Cluster Three: The Mental Anguish of Rumination
The final methods are those that deal with the difficult problem of a brain that won't stop thinking about distressing thoughts. Worries predominate in social phobia, GAD, and other kinds of anxiety, and continual rumination can create nausea and tension, destroying every good thing in life. A metaphor drawn from nature for this kind of worry would be kudzu, the nearly unkillable plant that proliferates wildly, suffocating every other form of life, just as continual worry suffocates clients' mental and emotional lives.
I don't believe rumination is caused by deep-seated conflict in the way anger-anxiety might be; I think it's almost entirely a neurobiologically driven feature of anxiety. What clients usually worry about--often ordinary, day-to-day concerns--is less important than the omnipresence of the worry. Their brains keep the worry humming along in the background, generating tension or sick feelings, destroying concentration, and diminishing the capacity to pay attention to the good things in life. Seeking reassurance or trying to solve the problem they're worrying about becomes their sole mental activity, obscuring the landscape of their lives. Nor can ruminators ever get enough reassurance to stop worrying altogether. If one worry is resolved, another pops right up--there's always a fresh "worry du jour."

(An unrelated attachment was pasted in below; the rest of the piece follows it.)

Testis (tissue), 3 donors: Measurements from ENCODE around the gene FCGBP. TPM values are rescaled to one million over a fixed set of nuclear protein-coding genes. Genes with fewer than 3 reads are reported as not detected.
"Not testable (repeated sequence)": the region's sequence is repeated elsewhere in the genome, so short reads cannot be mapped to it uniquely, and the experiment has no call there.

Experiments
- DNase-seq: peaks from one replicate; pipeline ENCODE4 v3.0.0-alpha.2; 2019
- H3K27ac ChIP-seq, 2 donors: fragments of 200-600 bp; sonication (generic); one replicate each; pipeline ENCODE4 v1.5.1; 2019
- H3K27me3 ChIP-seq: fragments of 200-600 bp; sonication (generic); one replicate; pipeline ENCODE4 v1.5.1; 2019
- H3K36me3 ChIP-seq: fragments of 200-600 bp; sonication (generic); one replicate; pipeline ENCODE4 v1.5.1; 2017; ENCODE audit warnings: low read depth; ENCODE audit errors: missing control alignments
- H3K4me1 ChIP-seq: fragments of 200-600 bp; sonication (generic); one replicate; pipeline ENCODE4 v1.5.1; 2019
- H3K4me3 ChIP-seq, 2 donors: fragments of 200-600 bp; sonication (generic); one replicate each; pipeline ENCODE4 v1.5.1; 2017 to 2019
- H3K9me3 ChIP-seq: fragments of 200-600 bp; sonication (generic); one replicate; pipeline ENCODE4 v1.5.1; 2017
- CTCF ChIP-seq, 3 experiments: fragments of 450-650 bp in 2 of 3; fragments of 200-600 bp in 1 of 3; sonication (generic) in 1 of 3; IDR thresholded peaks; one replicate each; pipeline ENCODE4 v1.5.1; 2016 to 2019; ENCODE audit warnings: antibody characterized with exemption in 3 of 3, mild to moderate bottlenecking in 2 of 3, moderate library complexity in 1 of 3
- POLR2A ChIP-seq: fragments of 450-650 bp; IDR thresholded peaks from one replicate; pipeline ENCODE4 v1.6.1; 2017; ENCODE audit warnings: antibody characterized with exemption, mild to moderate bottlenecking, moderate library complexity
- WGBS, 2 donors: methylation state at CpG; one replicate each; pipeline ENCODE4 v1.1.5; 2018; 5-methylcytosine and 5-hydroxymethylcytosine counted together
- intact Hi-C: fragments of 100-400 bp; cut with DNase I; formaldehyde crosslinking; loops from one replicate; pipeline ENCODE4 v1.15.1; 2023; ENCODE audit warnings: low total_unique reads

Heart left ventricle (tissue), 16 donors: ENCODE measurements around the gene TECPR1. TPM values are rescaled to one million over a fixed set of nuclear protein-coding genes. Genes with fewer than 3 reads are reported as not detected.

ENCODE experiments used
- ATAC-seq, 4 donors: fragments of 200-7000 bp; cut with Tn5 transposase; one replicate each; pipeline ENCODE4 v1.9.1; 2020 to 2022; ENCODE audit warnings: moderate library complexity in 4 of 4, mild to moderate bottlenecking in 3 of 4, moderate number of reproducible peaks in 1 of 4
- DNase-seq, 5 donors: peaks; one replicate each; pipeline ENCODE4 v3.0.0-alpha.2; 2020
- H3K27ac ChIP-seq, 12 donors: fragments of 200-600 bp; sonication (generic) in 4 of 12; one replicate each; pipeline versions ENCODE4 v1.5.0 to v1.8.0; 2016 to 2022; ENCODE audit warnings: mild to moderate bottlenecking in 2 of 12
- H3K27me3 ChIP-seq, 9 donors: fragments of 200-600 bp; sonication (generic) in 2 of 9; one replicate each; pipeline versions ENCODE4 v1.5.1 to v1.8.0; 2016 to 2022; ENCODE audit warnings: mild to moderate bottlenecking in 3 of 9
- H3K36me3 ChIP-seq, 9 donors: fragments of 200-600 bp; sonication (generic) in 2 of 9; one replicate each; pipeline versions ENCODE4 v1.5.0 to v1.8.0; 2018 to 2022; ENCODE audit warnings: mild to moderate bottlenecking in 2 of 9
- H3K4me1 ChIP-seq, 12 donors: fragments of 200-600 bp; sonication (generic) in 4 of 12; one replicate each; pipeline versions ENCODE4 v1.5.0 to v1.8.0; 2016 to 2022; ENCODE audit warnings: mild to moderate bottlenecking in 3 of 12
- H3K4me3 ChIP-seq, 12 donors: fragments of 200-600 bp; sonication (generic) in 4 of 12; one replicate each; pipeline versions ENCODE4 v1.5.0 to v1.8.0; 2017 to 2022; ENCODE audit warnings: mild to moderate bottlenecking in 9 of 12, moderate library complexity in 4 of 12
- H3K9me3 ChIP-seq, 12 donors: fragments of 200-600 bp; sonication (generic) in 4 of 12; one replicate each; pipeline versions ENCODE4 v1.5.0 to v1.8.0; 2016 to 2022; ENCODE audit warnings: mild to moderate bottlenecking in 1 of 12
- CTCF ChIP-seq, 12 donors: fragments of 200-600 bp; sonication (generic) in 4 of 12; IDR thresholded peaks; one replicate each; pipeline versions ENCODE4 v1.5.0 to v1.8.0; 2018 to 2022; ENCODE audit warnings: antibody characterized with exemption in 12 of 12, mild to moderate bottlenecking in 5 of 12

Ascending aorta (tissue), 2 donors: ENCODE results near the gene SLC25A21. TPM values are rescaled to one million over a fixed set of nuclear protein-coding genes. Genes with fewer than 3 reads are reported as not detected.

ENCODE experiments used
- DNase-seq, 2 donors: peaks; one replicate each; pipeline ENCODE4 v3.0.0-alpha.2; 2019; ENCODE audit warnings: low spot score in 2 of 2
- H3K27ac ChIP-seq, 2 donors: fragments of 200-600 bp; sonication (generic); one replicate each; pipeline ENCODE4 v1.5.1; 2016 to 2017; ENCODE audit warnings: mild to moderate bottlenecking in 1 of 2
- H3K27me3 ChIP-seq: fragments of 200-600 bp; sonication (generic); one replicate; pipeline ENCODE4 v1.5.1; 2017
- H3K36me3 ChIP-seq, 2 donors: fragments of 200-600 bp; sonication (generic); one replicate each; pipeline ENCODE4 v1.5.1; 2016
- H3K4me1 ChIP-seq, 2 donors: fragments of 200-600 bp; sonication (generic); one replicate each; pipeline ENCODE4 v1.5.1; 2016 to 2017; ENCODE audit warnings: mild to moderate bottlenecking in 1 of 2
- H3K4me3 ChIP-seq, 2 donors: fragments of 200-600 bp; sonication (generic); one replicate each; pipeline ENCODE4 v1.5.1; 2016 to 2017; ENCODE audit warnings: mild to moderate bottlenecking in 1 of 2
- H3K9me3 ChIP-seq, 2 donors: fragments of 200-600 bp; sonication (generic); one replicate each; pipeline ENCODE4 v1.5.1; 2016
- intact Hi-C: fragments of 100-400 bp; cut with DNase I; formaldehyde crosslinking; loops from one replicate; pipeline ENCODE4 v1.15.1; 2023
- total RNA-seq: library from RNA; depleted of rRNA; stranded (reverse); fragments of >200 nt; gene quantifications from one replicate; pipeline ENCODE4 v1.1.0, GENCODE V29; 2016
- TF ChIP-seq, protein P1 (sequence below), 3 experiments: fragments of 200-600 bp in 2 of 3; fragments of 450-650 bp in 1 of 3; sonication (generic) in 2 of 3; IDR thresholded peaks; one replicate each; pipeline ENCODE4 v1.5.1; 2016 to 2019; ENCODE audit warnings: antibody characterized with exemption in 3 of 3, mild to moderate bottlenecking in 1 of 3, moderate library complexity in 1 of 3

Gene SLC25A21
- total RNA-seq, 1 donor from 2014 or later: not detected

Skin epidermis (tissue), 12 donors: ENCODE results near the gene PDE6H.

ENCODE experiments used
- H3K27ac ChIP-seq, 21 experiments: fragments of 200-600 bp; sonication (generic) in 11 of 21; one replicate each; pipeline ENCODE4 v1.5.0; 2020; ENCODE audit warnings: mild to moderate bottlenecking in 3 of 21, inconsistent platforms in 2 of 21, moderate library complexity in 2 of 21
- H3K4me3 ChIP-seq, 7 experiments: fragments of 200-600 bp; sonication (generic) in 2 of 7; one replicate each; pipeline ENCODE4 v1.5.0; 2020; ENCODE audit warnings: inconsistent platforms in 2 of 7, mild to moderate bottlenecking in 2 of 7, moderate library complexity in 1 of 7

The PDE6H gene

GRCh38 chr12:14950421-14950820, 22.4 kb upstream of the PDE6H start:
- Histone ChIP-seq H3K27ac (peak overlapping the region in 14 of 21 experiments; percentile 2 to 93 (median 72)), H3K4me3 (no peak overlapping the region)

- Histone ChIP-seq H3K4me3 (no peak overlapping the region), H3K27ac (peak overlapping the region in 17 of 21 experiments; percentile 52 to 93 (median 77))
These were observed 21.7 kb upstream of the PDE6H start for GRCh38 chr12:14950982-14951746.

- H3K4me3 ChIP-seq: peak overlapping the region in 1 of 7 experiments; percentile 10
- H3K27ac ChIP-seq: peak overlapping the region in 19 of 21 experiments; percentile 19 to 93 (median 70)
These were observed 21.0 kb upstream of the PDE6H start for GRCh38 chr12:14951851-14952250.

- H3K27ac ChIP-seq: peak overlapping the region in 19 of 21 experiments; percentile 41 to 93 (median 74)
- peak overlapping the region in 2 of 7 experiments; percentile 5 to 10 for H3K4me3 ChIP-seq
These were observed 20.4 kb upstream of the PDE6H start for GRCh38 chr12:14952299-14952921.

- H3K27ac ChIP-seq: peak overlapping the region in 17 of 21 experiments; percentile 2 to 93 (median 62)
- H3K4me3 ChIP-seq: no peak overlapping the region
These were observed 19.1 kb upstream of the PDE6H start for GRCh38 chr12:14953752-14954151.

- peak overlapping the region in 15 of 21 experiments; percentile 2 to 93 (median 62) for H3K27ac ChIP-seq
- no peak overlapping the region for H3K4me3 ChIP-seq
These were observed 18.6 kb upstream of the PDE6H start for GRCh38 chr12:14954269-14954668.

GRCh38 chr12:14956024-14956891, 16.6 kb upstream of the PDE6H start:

Therapy with these clients shouldn't focus on any specific worry, but rather on the act of worrying itself. If a ruminating brain is like an engine stuck in gear and overheating, then slowing or stopping it gives it a chance to cool off. The more rumination is interrupted, the less likely it'll be to continue. The following methods are the most effective in eliminating rumination.